I plan to hike the JMT SOBO in the summer of 2016. Found your very nice software working with Google Maps. I wish to know the mileage at any point on the trail from the north terminus Happy Isles while the apparent mileage on the map shows from the south terminus Mt. Whitney instead. Of course I can do a little math to subtract off the known total mileage. Or I can measure the distance by two clicks on the map but making the first click on a part of the zoomed-in map then making the second click by scrolling or panning far away seems inconvenient too. Is there a more handy way to reverse the default starting point in calculating mileage? Thanks a lot.

Doug :)


postholer wrote:Postholer Google maps now has mileages for the PCT, AT, GET and JMT!!! Move your mouse over the blue trail trace and mileages will appear. Try it with the PCT:

http://postholer.com/gmap/gmap.php?trail_id=1

About the new mileage markers
At higher zoom levels with the map scale greater than 2 miles the markers are spaced a couple miles apart. As you zoom in the markers are spaced about 1/4 mile apart. This provides a great level of mileage detail at any zoom level.

This feature can be demanding on older, slower computers thus the 'Hide/Show Distances' link for the ability to turn it off or on.

Accuracy
The overall length of the calculated trail is 2,644 miles. The data used for the trace and obtaining the mileage is the USFS pct.kml. As a quality control check I've compared the calculated mileage with the PCT Data Book to see just how different they are. Overall, it's pretty impressive. The data is very close with only one big, glaringly obvious descrepancy.

Between Big Bear and Agua Dulce, the calculated mileage loses about 15 miles compared to the data book. That's alot! I haven't compared the guidebook and kml trace intensively for the error, yet. Maybe it's a frog detour, flooding or fire during mapping that is the culprit.

Here are a few comparisons of the mileage so you can get a feel of how close it really is.

Code: Select all
Segment                                  Data Book / Postholer Map
Cascade Locks(I-84) to Snoqualmie (I-90)     246.7 / 247.3
Castle Crags(I-5) to Crater Lake (Hwy62)     323.9 / 326.4
Kennedy Mdw to Toulomne Mdw                  239.9 / 247.1
Mexico to Pine to Palms (Hwy 74)             151.3 / 151.3


More than you wanted to know section
Early last year I was going to do something with elevations. When working with elevations or mileages each lat/lon point needs to be in consecutive order, that is, they can't be in some mish-mashed order. Each coordinate has to follow one after the other from the beginning of the trail to the end.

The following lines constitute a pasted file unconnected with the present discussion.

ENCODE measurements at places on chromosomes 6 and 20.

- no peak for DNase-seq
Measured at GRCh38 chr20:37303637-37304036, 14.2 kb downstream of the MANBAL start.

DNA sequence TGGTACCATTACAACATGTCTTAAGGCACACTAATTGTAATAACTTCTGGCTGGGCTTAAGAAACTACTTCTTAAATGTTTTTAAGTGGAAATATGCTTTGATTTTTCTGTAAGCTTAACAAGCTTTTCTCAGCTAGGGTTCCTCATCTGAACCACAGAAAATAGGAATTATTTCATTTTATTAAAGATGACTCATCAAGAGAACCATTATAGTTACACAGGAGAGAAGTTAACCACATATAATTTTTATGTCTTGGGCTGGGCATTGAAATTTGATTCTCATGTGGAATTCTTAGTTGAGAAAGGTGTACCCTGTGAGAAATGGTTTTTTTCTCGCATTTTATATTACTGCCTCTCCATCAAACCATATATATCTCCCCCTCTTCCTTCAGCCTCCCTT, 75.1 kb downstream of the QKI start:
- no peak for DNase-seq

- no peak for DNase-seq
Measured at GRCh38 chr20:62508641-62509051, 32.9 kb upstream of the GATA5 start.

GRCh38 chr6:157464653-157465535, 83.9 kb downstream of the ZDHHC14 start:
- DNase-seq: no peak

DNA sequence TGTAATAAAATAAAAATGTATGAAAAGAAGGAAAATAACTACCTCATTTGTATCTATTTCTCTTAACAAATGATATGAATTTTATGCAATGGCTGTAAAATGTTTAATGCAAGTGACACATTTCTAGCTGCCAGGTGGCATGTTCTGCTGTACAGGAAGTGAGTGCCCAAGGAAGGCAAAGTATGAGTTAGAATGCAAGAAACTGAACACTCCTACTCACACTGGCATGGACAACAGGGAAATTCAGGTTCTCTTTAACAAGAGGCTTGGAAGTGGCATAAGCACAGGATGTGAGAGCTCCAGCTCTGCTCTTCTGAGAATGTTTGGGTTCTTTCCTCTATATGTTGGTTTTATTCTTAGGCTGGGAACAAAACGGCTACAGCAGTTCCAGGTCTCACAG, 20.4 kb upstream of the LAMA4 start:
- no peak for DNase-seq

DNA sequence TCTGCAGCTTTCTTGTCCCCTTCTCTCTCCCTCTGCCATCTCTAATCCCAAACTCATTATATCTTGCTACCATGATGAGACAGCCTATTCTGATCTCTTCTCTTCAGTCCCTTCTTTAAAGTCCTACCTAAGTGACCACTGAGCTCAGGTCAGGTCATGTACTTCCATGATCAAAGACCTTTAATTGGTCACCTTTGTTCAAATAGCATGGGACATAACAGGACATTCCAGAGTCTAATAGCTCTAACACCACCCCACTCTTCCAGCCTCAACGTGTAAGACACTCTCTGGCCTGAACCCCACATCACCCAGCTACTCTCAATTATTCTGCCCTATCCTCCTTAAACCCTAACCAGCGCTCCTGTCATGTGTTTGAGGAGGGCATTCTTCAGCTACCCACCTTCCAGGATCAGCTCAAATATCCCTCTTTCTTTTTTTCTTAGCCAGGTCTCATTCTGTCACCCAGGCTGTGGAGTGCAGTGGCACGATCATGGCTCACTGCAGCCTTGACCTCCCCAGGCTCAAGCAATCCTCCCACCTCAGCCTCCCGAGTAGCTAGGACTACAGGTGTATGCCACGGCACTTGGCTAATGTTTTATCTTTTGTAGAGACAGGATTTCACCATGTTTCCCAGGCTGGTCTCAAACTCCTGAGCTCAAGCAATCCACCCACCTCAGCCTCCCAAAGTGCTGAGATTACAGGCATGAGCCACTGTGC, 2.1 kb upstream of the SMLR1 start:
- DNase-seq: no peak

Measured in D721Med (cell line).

Consider the clean, well organized PCT kml file with 1501 segments (clumps of consecutive coordinates) totaling 257,276 coordinates.

Or worse, the very messy, unorganized AT (Appalachian Trail) data with 4,934 segments and 297,340 coordinates. This data set was night-marish and has become my standard by which all badly organized data is compared.

Your goal is to turn all these coordinates into one big, clean, consecutive, multi-thousand mile segment. They have to fit together correctly without gaps or overlaps to get the correct mileage, otherwise what's the point?

2 options, do it by hand or create a script to do this heavy lifting. Well the former wasn't an option, period. So it sat on the shelf until I could wrap my head around it. 3 weeks ago after a couple intense weeks of trial and error, I created the script to do the task. The best part is, it works on any kml file of any length. If the trail can be rearranged into one long segment, the script can do it. The result are a set of encoded polylines and distance encoding for google maps consumption. (Pssst, the script doesn't live on the web server.)

That's pretty much it.

Have fun!
-postholer 8)
Last edited by kdtsuei on Fri Oct 23, 2015 8:48 am, edited 1 time in total.
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Re: Google trail maps WITH mileages!

Postby postholer » Fri Oct 23, 2015 6:14 am

kdtsuei wrote:I plan to hike the JMT SOBO in the summer of 2016. .... Is there a more handy way the reverse the default starting point in calculating mileage? Thanks a lot.

Doug :)


I realize the JMT is often hiked southbound, even more so than northbound. What I should have done and will probably do, is change this to southbound. Having both sets of mileages would be difficult, I think.

Let me put this on my todo list.

Thanks for the feedback!
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Re: Google trail maps WITH mileages!

Postby kdtsuei » Fri Oct 23, 2015 8:44 am

Thanks for your positive reply. I believe more JMT hikers would benefit from your changing mileage southbound. Look forward to seeing it even though it might not benefit my planned 2016 JMT hike.

Doug


postholer wrote:
kdtsuei wrote:I plan to hike the JMT SOBO in the summer of 2016. .... Is there a more handy way the reverse the default starting point in calculating mileage? Thanks a lot.

Doug :)


I realize the JMT is often hiked southbound, even more so than northbound. What I should have done and will probably do, is change this to southbound. Having both sets of mileages would be difficult, I think.

Let me put this on my todo list.

Thanks for the feedback!
-postholer
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Re: Google trail maps WITH mileages!

Postby postholer » Sat Oct 31, 2015 8:45 am

The mileages on the JMT Google Map have been changed to southbound:

JMT: http://postholer.com/gmap/gmap.php?trail_id=4&dist=1

Have fun!
-postholer